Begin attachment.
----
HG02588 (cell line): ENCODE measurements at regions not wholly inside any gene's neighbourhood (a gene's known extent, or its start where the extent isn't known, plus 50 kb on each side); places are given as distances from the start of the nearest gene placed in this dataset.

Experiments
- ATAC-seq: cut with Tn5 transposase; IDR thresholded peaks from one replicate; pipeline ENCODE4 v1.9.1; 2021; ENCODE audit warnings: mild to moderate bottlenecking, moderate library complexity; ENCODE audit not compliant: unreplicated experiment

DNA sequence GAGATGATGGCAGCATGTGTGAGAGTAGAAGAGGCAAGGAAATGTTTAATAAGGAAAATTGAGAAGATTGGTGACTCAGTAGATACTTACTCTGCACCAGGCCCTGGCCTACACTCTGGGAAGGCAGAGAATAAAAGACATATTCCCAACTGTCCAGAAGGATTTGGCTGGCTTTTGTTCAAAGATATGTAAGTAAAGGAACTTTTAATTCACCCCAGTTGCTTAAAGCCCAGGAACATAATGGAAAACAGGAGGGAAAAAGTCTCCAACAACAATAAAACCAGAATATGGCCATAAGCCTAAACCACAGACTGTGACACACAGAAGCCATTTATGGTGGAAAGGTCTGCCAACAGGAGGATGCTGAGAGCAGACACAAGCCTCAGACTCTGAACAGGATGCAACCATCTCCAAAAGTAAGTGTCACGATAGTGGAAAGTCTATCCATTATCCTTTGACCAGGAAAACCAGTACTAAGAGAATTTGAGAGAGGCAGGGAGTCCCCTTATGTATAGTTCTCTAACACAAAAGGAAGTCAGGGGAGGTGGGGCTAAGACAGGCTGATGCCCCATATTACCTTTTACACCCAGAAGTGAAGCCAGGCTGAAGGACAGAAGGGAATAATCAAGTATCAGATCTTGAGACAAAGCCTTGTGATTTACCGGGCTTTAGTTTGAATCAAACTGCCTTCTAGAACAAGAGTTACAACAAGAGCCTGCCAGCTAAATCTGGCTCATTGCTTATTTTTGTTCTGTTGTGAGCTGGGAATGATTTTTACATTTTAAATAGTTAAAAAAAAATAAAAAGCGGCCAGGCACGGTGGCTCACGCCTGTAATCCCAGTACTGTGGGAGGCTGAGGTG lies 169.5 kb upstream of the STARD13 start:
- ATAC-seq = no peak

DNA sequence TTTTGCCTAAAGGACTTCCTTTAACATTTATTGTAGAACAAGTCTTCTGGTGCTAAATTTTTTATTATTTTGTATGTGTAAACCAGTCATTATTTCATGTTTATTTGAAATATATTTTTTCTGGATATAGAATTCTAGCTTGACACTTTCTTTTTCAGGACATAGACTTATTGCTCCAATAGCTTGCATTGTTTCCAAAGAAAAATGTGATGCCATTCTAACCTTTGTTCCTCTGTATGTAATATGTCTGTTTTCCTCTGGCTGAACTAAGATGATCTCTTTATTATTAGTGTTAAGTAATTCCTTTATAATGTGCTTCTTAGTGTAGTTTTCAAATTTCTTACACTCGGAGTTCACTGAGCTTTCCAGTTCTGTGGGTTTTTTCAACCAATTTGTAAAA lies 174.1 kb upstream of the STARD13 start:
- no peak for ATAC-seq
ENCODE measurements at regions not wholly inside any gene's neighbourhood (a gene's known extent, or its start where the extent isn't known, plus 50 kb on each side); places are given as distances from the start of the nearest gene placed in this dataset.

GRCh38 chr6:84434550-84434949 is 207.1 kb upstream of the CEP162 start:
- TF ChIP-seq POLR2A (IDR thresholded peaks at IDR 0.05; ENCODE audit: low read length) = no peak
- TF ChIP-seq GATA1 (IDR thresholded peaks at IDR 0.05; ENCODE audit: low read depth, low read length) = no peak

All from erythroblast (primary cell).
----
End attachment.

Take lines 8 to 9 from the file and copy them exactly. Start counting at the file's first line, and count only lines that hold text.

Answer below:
ENCODE measurements at regions not wholly inside any gene's neighbourhood (a gene's known extent, or its start where the extent isn't known, plus 50 kb on each side); places are given as distances from the start of the nearest gene placed in this dataset.

GRCh38 chr6:84434550-84434949 is 207.1 kb upstream of the CEP162 start: